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The contents of this report reflect the views of the author(s), who is responsible for the facts and the accuracy of the data presented herein. The contents do not necessarily reflect the official views or policies of the Virginia Department of Transportation, the Commonwealth Transportation Board, or the Federal Highway Administration. This report does not constitute a standard, specification, or regulation. Any inclusion of manufacturer names, trade names, or trademarks is for identification purposes only and is not to be considered an endorsement.


Safety Benefits and Best Practices for Intersection Lighting
Yingfeng (Eric) Li, Ph.D., P.E., Rajaram Bhagavathula, Ph.D., Travis N. Terry, Ronald B. Gibbons, Ph.D., and Alejandra Medina
Year: 2019
VTRC No.: 20-R31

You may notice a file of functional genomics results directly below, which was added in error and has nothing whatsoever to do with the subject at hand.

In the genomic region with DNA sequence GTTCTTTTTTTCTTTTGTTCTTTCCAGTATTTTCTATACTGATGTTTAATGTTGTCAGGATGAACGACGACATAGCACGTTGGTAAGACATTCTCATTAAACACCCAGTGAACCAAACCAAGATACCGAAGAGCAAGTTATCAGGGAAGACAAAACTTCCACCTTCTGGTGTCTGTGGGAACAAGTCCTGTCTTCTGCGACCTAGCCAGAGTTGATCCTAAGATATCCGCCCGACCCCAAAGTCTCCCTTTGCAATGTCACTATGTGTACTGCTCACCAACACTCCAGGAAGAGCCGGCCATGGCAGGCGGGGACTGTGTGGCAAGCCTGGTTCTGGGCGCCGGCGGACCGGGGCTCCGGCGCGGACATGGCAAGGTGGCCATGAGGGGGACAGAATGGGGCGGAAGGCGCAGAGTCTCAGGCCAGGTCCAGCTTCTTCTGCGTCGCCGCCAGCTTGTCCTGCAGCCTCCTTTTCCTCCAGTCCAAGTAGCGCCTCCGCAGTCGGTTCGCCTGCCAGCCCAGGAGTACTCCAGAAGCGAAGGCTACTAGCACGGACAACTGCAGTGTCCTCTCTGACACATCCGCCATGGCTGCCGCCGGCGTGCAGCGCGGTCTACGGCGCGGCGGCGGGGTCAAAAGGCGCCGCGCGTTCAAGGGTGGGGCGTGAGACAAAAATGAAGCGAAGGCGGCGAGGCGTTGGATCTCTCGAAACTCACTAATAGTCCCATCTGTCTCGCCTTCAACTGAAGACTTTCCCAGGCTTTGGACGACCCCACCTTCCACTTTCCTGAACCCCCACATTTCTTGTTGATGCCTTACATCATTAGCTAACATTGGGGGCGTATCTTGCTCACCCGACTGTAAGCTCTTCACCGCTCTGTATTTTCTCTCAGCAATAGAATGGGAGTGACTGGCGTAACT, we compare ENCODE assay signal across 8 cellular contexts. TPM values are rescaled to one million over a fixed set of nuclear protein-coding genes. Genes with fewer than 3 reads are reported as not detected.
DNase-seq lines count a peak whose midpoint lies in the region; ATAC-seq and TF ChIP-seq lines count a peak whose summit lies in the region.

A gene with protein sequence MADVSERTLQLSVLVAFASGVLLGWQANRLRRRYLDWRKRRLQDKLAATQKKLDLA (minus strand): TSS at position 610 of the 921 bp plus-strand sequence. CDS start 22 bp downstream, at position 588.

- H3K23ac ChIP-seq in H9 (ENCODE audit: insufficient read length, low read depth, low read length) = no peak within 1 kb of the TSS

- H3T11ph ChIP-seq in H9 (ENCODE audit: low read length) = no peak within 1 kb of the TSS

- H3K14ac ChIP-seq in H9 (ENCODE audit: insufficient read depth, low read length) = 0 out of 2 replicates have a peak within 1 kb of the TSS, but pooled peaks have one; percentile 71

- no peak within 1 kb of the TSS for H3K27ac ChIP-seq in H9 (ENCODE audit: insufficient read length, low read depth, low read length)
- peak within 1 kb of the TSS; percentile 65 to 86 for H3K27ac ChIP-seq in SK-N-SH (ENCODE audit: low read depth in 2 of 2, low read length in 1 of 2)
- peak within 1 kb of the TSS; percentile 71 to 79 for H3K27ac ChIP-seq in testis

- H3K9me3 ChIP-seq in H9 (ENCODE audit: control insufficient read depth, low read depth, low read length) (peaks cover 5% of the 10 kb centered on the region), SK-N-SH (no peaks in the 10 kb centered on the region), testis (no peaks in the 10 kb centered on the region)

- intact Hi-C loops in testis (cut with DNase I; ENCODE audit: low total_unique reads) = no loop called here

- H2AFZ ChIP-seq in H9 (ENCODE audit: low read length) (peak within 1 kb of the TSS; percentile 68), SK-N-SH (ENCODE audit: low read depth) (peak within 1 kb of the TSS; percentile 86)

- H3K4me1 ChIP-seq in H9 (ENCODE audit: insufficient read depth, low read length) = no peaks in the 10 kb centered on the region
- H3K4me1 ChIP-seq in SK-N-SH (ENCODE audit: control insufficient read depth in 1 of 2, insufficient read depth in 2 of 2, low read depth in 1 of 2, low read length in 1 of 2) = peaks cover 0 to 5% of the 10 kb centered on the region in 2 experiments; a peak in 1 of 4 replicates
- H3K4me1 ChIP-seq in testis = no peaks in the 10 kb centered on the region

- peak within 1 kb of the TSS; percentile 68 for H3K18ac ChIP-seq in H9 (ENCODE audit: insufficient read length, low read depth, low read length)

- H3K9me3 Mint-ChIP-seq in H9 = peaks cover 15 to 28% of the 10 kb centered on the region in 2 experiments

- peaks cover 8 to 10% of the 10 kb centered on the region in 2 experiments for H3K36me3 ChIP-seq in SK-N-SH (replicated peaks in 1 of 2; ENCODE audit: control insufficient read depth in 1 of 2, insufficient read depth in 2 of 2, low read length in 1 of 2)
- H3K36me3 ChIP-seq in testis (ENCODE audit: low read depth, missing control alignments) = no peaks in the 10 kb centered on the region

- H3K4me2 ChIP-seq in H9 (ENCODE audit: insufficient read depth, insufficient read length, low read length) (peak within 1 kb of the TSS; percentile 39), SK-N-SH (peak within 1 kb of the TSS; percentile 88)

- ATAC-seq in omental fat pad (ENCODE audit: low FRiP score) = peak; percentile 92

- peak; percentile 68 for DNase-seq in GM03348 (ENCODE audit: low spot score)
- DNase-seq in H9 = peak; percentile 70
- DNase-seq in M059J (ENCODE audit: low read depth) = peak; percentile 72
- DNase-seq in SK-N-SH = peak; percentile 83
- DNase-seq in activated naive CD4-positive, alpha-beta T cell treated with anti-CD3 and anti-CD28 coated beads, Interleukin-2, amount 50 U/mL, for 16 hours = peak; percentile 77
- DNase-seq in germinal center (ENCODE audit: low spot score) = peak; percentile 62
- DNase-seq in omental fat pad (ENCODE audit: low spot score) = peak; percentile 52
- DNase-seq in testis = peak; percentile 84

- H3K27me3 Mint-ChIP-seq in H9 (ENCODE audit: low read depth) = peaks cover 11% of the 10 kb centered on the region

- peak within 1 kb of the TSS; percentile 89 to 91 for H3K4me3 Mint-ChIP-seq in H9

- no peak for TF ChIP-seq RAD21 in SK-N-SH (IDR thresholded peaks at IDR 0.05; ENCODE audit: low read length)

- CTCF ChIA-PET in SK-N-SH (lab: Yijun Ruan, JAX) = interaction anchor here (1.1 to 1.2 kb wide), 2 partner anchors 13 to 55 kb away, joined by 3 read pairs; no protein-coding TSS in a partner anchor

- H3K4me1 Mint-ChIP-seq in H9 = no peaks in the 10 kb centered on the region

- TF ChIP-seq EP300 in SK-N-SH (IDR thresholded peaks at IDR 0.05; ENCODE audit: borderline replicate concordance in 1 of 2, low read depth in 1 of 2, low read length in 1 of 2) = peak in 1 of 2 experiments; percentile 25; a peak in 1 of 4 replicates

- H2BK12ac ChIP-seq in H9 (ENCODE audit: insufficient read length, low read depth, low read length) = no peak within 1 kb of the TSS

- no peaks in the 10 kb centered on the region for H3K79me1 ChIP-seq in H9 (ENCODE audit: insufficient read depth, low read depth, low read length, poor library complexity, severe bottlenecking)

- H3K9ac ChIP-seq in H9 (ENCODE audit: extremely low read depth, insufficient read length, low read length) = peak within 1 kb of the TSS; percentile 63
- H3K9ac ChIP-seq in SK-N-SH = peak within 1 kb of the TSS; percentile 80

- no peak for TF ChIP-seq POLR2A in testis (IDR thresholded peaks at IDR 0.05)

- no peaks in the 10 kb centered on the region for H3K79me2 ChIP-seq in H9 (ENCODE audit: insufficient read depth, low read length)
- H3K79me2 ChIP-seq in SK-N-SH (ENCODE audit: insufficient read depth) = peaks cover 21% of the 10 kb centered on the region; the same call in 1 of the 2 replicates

Nighttime safety continues to be a major concern for transportation agencies across the country. Roadway lighting has been widely used as a countermeasure for nighttime crashes. However, safety engineers and researchers frequently lack effective tools when determining exactly how lighting should be optimized to maximize safety while conserving energy. This project involved an extensive effort to investigate traffic safety lighting impacts at intersections. Based on the results, the project identified optimal lighting levels for different types of intersections and developed guidelines to facilitate lighting needs analysis and design at the Virginia Department of Transportation. During this study, a crash analysis showed a 2.9% reduction in night-to-day crash ratio for each 1-lux increase of minimum illuminance at intersection boxes. Additionally, the project team found a benefit-cost ratio between 2.6 and 5.6 for unsignalized intersections and between 2.8 and 7.9 for signalized intersections, assuming one injury nighttime crash per year at such locations and depending on whether existing poles can be used.